The traditional nickname for the Master-At-Arms, the chief of the ship's
police. At the end of the XVII century the Master-At-Arms was the Small Arms
Instructor and also responsible for the minor organisation of the ship's
company; he lost this latter responsibility when Commander's Offices were
introduced in about 1926. The name "Master-At-Arms" first appears in about
1860. The name "Jaunty" is said to be a corruption of the French GENDARME,
which, aglicised, became JOHN DAMME.
An old naval slang word for a reprimand, a telling off.
Naval nickname for tailoring. This may have originated from the fact that
tailoring is a popular profession among Jews, or "J" was substituted for "S".
A sailor on board whom in his spare time does tailoring for others.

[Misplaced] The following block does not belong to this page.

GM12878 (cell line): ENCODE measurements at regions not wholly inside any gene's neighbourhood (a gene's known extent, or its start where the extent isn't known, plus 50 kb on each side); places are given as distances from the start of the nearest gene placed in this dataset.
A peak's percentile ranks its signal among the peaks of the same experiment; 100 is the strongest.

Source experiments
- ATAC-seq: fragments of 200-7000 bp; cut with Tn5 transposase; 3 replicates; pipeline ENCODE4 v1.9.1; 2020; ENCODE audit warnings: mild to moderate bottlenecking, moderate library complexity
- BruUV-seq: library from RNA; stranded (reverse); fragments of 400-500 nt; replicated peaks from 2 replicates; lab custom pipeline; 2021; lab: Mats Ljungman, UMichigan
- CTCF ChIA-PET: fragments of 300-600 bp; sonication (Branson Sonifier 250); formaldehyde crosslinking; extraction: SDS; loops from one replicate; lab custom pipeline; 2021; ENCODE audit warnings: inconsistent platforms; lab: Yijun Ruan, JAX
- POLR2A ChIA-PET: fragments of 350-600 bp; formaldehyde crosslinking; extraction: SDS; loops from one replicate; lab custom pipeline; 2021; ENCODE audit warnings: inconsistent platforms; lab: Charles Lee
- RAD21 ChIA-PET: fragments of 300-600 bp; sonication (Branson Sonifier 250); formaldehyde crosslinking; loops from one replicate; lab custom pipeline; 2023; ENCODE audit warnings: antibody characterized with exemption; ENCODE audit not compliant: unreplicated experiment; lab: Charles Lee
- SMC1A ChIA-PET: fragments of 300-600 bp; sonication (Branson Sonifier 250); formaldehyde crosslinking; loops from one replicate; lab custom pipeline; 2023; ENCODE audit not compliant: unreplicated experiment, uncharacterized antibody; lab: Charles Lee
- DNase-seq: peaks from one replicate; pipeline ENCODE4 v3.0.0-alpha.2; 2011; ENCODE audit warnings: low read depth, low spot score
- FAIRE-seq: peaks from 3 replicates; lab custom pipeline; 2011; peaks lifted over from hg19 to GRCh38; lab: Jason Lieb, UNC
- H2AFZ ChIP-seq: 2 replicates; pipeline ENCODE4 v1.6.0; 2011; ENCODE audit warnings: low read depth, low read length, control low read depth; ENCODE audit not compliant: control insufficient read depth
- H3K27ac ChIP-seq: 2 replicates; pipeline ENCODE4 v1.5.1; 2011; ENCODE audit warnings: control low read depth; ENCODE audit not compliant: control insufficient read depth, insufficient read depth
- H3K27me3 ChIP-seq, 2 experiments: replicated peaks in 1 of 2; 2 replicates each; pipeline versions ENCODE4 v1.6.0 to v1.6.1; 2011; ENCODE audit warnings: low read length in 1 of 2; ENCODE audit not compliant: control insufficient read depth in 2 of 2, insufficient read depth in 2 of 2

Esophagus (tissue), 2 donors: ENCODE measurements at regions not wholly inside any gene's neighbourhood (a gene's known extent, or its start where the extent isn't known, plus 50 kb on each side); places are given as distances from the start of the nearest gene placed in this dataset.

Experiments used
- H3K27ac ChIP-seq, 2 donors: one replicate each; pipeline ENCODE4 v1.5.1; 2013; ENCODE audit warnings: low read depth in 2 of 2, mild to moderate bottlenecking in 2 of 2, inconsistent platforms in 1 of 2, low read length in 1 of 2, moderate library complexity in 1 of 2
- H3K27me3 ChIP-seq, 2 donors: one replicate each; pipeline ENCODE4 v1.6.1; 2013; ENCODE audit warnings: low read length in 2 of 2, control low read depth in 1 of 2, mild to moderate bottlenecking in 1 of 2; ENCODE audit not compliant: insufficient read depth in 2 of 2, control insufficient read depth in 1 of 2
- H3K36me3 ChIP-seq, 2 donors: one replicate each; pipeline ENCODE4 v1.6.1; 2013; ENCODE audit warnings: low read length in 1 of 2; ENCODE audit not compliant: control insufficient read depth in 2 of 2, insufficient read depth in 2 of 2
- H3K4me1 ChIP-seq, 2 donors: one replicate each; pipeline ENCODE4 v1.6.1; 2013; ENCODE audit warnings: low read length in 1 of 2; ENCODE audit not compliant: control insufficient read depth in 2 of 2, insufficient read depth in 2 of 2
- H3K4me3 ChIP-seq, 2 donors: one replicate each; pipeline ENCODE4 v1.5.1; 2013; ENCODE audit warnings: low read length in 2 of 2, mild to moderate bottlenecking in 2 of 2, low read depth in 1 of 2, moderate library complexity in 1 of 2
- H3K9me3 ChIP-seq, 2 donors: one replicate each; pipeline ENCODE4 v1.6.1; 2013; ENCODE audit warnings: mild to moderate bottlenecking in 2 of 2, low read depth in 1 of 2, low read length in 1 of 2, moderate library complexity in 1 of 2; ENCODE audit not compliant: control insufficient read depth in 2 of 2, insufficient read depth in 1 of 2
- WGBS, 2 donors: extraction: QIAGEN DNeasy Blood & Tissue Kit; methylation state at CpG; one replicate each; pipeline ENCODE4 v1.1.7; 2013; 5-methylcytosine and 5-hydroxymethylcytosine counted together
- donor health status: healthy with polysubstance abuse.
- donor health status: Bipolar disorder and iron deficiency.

JEWING BAG or BUNDLE
The bag in which a sailor keeps his sewing gear.
CUT OF HIS JIB
A maritime phrase descriptive of a person's facial appearance. It comes from
the days of sail when a ship's nationality could be told at a distance by the
cut of her sails.
Naval nickname for the First Lieutenant of a ship. In the early days he was
referred to as the "First Luff". Usually nowadays abbreviated to JIMMY and
known as NUMBER ONE.
One of the many common nicknames for the Marines when used in the plural: in
the singular it now usually refers to the Marine Officer. The name as applied
to the Marines is said to be a corruption of JOSEPH - from the Joseph of the
Old Testament, not an account of his coat of many colours but for his all-
H M JOLLIES
Another general nickname for the Marines.
A modern corruption of JAUNTY (qv).
Said of a rope when insecurely made fast or belayed, i.e. false and
unreliable as was Judas.
The name is derived from a species of bulrush of which ropes were formerly
made. It this affords a practical view of the old sailor's opinion of the
quality of his rations! Condemned rope is cut into short pieces and offered
for sale as "Junk".
As an adjective, this prefix means "temporary" - e.g. Jury-mast.
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